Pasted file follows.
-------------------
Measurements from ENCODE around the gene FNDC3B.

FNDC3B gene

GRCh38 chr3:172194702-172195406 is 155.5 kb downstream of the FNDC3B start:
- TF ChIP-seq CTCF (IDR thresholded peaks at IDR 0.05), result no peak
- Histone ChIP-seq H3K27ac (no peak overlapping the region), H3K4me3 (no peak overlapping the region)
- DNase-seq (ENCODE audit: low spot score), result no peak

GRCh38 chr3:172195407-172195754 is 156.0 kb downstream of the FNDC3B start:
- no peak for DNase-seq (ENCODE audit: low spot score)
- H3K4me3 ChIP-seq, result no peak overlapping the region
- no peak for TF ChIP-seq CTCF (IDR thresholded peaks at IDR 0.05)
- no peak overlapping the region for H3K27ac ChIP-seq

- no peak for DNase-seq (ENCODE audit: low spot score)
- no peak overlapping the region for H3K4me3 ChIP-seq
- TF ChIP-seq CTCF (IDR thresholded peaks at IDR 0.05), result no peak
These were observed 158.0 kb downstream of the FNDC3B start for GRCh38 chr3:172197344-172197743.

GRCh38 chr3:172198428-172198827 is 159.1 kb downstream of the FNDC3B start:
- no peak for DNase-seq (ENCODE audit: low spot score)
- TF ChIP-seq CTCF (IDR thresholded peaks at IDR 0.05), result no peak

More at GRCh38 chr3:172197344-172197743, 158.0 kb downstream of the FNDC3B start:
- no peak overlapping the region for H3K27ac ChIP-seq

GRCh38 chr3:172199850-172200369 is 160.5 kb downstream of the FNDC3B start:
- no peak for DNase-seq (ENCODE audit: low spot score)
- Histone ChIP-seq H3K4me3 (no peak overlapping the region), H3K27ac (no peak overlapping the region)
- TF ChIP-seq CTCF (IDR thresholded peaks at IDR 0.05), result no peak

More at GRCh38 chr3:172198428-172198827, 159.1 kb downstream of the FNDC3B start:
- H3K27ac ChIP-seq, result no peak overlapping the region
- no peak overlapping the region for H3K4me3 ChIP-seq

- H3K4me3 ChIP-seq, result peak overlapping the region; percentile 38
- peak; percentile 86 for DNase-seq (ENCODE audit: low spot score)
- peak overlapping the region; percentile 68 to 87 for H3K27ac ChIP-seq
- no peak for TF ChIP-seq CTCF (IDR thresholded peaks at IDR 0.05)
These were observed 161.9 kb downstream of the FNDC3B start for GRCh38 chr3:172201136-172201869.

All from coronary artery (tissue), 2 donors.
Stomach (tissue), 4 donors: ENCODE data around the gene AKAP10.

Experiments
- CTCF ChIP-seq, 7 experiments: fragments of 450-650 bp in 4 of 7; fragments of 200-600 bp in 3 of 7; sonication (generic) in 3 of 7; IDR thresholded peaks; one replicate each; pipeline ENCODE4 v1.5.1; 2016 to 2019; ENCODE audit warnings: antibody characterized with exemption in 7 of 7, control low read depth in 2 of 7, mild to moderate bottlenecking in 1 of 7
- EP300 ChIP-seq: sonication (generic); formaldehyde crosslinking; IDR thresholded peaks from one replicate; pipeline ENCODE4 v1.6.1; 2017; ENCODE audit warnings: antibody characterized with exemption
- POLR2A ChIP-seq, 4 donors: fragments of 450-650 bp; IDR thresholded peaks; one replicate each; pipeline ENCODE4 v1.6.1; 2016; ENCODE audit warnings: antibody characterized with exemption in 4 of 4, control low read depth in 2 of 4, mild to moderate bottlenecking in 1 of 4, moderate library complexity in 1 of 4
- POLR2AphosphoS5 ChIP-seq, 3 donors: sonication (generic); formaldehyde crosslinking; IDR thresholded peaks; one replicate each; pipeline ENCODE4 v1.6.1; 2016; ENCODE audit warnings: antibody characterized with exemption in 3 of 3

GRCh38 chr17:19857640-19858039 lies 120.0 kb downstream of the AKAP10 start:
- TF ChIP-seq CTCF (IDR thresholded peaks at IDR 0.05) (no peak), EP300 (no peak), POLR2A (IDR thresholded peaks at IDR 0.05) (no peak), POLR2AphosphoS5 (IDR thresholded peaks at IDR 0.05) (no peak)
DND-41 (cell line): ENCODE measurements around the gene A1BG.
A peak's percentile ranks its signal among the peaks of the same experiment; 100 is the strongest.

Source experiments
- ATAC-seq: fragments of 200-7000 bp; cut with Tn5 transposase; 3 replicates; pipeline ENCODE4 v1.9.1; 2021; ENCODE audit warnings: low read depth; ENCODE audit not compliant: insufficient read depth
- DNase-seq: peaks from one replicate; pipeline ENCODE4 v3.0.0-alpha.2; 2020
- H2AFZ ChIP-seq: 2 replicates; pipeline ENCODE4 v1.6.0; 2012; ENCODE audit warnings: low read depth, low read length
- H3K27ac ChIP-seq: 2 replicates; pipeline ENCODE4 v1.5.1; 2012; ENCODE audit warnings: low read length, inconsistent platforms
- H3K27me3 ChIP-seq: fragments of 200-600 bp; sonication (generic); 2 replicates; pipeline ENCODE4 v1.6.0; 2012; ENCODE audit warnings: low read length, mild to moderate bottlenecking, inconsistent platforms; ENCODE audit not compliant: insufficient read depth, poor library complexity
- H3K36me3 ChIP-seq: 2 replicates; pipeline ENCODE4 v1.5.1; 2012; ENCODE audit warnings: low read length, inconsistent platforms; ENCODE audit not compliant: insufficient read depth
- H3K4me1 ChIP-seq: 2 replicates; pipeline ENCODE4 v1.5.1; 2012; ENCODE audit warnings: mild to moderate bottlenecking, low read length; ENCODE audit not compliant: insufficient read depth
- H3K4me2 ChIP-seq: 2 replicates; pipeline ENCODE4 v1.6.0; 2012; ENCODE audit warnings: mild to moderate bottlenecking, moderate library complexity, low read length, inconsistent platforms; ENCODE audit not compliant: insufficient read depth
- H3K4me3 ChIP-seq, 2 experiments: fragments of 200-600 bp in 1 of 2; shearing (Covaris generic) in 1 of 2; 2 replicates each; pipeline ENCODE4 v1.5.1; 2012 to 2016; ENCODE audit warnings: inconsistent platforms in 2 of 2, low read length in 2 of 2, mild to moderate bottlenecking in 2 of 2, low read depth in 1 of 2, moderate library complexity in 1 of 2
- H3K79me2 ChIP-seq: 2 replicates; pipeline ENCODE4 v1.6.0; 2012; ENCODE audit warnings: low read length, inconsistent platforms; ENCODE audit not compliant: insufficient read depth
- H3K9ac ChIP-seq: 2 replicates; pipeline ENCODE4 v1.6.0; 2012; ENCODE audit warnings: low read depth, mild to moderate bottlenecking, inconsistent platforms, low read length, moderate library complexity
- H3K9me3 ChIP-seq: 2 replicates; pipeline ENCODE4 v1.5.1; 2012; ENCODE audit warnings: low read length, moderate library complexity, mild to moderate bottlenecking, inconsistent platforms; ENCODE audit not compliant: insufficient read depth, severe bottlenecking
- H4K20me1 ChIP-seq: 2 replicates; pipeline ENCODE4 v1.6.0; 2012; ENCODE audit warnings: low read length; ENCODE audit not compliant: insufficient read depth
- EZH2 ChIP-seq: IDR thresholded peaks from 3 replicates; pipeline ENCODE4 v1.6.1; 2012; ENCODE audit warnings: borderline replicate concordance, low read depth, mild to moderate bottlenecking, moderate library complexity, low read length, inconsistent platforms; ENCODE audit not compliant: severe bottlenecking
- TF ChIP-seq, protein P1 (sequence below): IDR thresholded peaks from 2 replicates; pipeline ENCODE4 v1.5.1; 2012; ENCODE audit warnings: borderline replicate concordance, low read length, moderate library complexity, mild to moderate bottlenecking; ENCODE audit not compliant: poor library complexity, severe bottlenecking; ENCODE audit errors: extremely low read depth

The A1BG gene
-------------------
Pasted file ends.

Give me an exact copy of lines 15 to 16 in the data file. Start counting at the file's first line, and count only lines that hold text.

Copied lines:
These were observed 158.0 kb downstream of the FNDC3B start for GRCh38 chr3:172197344-172197743.

GRCh38 chr3:172198428-172198827 is 159.1 kb downstream of the FNDC3B start: